This register and others like it held at the Archives give some of the most detailed information that you can find about people living in the past. The Poor Law (Scotland) Act of 1845 created a system of committees, known as Parochial Boards, across Scotland, the members of which were responsible for helping those in need. The Board areas were based on the parish boundary areas and the new system was designed to replace the assistance previously offered by the Kirk based on donations to and fines imposed by the Kirk Session Courts.
The reason why the records are so rich originates with the anxiety of mid Victorian society that public money should be spent wisely. Just as we see today, popular opinion was very much against the notion of those who were able to work receiving benefits. Consequently, the Parochial Boards had to gather information about the individuals who came to them for help in order to prove that they had no other means of support. Details were taken of the geographical origins of applicants, the names of their parents, siblings and children, their state of health, religion and recent activities. Many registers, after recording the details of the initial application, then go on to give a note at their page in the register of every time the individual contacted the authority for help. This can provide a biography of the person and their activities over a long period of time in their lives. The resulting registers give a really intimate insight into the lives and circumstances of a section of the population that does not otherwise leave much of a trace of themselves in the written record. They are particularly useful when looking for details of the marginalised in other sources, for example, travelling people and children.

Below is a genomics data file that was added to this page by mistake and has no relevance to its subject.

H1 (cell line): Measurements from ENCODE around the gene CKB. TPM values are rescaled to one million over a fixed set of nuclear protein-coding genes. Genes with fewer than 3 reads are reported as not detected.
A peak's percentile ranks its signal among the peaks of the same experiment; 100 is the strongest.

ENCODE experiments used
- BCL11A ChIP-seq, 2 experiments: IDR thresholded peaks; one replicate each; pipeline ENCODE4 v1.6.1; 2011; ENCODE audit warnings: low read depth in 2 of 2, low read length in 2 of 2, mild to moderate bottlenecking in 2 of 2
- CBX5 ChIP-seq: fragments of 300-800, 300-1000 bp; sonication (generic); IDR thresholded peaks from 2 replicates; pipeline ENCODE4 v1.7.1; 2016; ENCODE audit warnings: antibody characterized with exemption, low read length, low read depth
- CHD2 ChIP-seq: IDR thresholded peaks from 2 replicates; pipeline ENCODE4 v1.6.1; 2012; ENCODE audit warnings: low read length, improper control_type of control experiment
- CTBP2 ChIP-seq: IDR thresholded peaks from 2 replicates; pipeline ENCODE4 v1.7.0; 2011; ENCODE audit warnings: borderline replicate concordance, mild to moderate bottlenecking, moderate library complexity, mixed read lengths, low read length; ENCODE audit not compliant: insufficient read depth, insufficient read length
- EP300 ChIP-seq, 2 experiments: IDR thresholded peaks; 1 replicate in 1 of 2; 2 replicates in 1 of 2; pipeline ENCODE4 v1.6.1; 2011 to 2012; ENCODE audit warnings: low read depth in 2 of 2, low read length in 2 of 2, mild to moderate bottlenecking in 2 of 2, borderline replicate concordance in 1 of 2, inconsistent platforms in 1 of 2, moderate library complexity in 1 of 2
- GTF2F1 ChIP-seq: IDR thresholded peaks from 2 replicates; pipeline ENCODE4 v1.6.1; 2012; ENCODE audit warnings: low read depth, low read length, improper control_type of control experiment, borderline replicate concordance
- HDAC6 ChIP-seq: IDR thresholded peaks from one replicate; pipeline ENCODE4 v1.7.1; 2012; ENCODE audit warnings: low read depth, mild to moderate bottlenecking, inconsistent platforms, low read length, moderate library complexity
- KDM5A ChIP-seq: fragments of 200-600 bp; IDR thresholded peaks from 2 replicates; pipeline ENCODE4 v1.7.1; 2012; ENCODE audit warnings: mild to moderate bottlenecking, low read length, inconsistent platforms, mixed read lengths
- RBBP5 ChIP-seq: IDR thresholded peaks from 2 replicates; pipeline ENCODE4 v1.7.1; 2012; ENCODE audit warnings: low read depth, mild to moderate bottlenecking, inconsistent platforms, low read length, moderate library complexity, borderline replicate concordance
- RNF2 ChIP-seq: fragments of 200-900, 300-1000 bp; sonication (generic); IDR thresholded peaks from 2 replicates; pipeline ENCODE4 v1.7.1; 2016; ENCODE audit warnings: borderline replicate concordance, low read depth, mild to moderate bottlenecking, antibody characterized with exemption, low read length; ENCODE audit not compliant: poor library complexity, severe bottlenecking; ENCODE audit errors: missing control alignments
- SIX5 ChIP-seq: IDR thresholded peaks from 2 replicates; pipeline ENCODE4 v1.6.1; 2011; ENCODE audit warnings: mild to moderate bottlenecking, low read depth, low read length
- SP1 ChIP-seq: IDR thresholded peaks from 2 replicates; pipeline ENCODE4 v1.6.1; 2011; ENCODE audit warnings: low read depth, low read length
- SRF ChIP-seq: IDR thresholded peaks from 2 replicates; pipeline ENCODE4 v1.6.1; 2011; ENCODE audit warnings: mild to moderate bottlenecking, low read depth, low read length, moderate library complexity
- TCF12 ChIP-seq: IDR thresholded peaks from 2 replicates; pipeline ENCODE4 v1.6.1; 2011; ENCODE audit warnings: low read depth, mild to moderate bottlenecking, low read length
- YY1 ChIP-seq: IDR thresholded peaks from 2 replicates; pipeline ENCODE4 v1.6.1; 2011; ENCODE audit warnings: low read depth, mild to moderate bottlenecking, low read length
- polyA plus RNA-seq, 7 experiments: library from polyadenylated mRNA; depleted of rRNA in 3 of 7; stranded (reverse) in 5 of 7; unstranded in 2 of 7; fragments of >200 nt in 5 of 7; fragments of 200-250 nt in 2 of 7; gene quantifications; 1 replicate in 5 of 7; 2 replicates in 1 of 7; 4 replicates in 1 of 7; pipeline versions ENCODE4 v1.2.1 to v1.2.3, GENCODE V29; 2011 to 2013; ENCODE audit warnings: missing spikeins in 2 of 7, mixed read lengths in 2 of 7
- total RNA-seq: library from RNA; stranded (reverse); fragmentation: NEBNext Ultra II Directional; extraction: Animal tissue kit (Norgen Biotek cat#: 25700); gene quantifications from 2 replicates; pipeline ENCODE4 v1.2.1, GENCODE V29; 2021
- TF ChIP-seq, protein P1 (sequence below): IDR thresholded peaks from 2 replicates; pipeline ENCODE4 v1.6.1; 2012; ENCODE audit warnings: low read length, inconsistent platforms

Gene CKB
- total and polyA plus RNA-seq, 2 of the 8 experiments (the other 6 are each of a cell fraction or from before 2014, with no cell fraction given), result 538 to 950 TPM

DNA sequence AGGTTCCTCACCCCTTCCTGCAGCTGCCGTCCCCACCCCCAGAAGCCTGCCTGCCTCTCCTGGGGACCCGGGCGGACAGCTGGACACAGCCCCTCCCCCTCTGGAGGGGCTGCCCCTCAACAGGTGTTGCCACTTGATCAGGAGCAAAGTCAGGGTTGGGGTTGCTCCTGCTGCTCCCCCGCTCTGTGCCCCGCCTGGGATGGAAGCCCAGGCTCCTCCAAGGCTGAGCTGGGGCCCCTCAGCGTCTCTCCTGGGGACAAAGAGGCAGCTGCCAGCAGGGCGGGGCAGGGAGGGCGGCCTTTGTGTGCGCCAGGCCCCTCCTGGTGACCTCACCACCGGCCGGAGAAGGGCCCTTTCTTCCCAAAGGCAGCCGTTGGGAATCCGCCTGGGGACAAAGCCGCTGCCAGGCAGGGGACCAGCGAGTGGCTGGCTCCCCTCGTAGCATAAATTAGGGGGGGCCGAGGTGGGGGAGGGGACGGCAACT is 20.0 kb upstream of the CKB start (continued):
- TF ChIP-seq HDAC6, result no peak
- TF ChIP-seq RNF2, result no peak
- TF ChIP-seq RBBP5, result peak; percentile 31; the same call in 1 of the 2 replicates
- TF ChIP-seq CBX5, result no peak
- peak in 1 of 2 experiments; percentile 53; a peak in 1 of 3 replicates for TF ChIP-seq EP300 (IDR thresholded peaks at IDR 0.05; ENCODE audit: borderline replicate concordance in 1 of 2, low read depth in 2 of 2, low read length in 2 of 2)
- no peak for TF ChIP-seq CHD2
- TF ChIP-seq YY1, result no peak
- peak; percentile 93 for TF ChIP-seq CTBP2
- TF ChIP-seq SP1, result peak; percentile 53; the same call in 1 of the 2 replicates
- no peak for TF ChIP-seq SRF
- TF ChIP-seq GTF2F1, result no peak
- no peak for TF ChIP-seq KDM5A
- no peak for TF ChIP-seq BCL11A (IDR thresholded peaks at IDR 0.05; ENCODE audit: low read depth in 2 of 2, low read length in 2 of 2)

The way in which the records are kept can vary from parish to parish depending on how the Inspector of the Poor approached the issue. The example chosen here from Callander Parish was kept meticulously in very readable handwriting by Quintin Brown, Inspector of the Poor for Callander from the beginning of the Parochial Board system to around 1890. Brown took pains to record everything that he felt was important and the volumes produced by him give wonderful detail of the cases that were subject to his care.
The entry for Isabella McLaren in the register gives a wealth of detail about her life. Background information concerning her, taken when she first applied to the Board, is given at the top of the page. Here we find where she is living, her age, religion, what occupations she has had, her state of health and the names of both her parents and two small children. The bottom half of the page gives details of her life between her first application in May 1873 and her untimely death in May 1880, at the age of 42, in Perth Prison. More information about Isabella and her two children can be found in the minute books of the Board that are also held at the Archives. These give a really clear picture of the precarious nature of the life of a single mother who lacks support and a steady job in Victorian Scotland and provide a genuine sense of connection with the past. Like that of so many of the people who feature in these records, Isabella’s story is a very sad one.